Seasonal treasures: Conclusion

24/12/2018 It seems only right that, having completed a year of weekly seasonal treasures, I should reflect on the reasons I began.

Rereading the introduction I wrote a year ago, I was surprised. I had almost forgotten that I planned to choose one subject for each week of winter only, and I can barely recognise the emotions I was experiencing then, so different do I feel now.

I started the project as a kind of therapy for winter, a way to help me live more in the moment and appreciate what was around me even when I was struggling, whether due to cold and dark, dealing with difficult circumstances or events, or my own inexplicable moods. I found the therapy so effective and enjoyable that I didn’t want to stop. No matter what time of year it is, there are always times when we are so bound up with our busy-ness or daily problems that we can fail to notice things in front of us; forget to be grateful for simple gifts. I found that forcing myself to stop to think and write about them was so beneficial to my mental health, regardless of how low or upbeat I was feeling, that the original purpose of the task was overtaken by a multitude of positive effects. In this way it reminds me of my church tour which I began in April last year, for just three or four vague reasons. The outcomes so far, perhaps ten times that quantity, have been beyond anything I could have imagined.

As intended, most of the subjects I have chosen have been season-specific: natural phenomena, nature and wildlife. But I have also sometimes found myself writing about experiences instead. Experiences and feelings that occurred in that season, and that I found occupying my thoughts at that particular time, but were not strictly seasonal. But they still felt relevant to the season in one way or another.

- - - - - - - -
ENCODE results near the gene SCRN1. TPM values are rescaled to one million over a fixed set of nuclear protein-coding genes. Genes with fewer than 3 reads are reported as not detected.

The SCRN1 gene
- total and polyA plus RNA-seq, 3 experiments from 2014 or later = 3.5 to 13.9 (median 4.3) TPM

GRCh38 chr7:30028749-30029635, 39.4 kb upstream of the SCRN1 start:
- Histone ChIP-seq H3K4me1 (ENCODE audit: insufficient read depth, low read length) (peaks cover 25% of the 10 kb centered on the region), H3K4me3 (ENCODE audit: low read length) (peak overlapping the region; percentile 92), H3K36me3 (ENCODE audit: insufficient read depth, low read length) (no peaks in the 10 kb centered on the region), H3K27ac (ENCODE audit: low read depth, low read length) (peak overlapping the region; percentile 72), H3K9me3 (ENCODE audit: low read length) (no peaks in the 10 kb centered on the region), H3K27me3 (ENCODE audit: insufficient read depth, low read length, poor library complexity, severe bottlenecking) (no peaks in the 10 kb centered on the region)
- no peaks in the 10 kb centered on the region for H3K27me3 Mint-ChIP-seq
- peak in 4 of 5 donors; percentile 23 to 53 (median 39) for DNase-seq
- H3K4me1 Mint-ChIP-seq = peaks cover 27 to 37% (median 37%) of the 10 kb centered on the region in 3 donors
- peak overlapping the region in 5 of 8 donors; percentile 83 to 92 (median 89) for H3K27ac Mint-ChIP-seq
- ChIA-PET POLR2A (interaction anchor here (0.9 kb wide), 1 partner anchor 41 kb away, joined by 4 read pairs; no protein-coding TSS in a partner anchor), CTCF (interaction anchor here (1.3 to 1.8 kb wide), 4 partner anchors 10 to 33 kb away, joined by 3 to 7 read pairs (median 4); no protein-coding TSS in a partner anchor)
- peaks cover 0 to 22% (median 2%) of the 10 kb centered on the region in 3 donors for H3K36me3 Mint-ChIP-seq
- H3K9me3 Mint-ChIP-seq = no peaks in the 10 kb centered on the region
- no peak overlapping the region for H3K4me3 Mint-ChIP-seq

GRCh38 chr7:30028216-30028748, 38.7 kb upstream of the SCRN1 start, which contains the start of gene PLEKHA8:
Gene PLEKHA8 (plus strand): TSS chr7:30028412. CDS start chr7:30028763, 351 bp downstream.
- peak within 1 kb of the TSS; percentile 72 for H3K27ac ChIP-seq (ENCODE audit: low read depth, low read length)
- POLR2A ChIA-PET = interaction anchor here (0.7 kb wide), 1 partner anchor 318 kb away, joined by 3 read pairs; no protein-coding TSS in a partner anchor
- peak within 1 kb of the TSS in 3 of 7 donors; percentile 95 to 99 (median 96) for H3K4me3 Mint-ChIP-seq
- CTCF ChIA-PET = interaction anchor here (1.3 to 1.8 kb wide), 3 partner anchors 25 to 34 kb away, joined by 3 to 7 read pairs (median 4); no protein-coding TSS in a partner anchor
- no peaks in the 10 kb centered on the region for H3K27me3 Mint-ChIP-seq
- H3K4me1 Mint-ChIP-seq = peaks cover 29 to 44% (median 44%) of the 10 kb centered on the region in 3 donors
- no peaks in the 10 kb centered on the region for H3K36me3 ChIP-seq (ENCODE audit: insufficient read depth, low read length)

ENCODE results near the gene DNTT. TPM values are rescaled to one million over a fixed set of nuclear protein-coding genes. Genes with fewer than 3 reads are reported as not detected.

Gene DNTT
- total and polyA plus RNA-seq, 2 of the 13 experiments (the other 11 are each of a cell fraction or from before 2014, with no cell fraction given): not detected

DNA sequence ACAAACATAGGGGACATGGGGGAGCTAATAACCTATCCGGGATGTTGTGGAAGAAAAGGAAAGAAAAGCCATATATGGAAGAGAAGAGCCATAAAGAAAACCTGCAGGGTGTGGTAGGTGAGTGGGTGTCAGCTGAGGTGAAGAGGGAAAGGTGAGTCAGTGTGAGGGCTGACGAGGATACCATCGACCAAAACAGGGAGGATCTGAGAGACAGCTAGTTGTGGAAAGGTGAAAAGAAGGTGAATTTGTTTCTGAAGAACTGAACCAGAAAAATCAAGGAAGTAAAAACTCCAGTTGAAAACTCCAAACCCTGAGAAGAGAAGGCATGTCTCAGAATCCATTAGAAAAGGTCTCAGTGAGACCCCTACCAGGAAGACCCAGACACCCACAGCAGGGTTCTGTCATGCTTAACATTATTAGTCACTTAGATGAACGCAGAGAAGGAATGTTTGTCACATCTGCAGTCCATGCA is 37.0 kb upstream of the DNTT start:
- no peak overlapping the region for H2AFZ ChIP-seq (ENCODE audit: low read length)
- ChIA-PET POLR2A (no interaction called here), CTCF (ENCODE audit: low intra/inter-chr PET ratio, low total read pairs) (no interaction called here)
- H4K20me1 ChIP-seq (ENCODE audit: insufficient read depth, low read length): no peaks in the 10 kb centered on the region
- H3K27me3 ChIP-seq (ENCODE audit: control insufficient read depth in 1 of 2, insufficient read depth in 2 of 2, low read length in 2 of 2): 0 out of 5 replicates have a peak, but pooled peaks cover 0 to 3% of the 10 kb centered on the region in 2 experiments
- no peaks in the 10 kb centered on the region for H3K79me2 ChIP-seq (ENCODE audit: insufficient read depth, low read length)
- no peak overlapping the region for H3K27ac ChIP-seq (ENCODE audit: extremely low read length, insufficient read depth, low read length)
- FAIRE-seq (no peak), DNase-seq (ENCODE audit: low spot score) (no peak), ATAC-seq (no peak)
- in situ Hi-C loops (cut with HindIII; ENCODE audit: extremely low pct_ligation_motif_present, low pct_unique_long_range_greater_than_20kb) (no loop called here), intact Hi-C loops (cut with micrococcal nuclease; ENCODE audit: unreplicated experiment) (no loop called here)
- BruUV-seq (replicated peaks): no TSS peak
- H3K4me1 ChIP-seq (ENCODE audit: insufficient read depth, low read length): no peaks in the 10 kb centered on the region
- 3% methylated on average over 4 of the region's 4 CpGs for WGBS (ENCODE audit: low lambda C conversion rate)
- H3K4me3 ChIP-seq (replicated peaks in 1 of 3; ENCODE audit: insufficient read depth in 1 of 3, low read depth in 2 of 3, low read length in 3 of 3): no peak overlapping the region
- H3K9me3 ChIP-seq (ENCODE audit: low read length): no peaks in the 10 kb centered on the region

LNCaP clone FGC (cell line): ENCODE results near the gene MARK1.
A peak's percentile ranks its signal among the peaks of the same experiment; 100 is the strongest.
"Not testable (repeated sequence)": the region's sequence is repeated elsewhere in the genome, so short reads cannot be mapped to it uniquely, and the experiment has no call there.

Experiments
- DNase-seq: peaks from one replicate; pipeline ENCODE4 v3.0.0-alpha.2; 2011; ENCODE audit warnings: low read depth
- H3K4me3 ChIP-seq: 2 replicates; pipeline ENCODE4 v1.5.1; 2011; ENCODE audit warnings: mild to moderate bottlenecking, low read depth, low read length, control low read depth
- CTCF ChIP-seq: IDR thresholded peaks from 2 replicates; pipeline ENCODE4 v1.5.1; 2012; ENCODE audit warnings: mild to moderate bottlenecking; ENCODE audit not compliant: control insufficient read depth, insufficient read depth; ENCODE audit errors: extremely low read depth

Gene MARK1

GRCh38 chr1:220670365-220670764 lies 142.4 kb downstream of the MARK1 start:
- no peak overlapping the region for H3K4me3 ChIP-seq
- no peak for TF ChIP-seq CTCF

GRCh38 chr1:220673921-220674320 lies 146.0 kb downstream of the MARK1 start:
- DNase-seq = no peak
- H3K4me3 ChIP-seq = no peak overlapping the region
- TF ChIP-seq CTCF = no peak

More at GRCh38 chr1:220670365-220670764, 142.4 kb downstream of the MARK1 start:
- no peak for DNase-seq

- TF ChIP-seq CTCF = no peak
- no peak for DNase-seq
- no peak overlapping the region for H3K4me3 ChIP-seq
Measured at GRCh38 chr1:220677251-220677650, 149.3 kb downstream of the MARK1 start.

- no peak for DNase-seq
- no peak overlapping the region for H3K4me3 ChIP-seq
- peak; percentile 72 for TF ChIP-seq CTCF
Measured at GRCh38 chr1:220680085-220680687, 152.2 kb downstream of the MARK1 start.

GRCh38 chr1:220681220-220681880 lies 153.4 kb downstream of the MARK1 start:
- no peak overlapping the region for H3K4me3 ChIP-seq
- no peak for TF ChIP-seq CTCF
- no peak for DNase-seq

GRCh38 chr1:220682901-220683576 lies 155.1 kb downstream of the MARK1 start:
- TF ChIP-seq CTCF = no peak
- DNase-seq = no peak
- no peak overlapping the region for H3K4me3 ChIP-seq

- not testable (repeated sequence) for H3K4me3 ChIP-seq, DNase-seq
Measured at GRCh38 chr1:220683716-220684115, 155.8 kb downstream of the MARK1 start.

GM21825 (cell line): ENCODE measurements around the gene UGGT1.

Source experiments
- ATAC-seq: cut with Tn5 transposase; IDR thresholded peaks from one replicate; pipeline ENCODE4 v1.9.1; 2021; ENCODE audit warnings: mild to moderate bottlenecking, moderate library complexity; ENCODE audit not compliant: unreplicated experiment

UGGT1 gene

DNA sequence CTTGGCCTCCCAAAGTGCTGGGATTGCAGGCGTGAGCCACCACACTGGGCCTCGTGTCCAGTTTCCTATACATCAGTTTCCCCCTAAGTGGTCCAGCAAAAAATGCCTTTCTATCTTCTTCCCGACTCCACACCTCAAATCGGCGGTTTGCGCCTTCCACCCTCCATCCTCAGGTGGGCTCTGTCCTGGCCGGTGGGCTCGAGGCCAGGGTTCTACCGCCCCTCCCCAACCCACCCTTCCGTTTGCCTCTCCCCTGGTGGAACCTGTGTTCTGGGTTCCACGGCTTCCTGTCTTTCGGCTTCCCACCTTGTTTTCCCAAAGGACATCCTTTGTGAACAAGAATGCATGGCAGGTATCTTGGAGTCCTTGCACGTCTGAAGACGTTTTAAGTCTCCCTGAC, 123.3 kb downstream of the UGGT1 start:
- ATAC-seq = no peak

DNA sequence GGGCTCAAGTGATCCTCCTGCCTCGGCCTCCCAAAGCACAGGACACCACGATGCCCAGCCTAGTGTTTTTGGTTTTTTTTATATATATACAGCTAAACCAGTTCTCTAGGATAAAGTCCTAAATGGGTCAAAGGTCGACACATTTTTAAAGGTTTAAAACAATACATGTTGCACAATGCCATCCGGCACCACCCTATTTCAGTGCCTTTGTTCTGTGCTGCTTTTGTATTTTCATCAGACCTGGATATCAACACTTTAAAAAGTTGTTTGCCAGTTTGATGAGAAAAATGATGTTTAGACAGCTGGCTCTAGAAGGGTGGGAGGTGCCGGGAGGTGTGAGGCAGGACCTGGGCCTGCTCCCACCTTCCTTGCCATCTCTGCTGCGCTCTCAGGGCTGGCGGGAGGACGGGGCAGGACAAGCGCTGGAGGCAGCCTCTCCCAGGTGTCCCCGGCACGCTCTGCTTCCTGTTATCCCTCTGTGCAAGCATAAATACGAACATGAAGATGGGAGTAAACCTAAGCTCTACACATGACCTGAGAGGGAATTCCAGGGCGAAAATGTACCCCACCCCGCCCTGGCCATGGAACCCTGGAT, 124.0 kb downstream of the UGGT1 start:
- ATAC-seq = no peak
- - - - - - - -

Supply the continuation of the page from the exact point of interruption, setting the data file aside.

Last winter the project helped me when I needed it most, and this year I have felt no dread of the autumn and winter months. I am grateful, however this has come about, and I hope it continues. I am having no difficulties enjoying the darker, colder seasons, and have found a meaningful solution to the Christmas period, which makes me feel more peaceful: to celebrate both Christmas and New Year on the winter solstice. This makes far more sense to me: I am rejoicing genuinely, from the sense that there is something earth-bound to celebrate, rather than simply because the human world tells me I should. It is undoubtedly the beginning of a new year as far as the relationship between sun and earth is concerned, and it is well known that the date of Christmas has been taken from those far more ancient winter solstice celebrations. The parallels in symbolism also seem too great to be coincidental.

I have by no means exhausted the supply of seasonal gifts that I wanted to write about. I think I will continue with them, perhaps less frequently, through the next year, if only to include those that really ought not to be left out. Whether I will find I need to continue the habit more regularly, or replace it with another similar one, remains to be seen. But for now I am content with the my first sighting of hazel catkins in my neighbour’s driveway, the unexpected cooing of wood pigeons, the luminous willow canopy and the prospect of blue eggs and blackbird song early in the new year…


winter collage 1 winter collage 3 winter collage 4 winter collage 2


spring collage 3 spring collage 2 spring collage 4 spring collage 5


summer collage 1 summer collage 4 summer collage 2 summer collage 3


autumn collage 2 autumn collage 3 autumn collage 1 autumn collage 4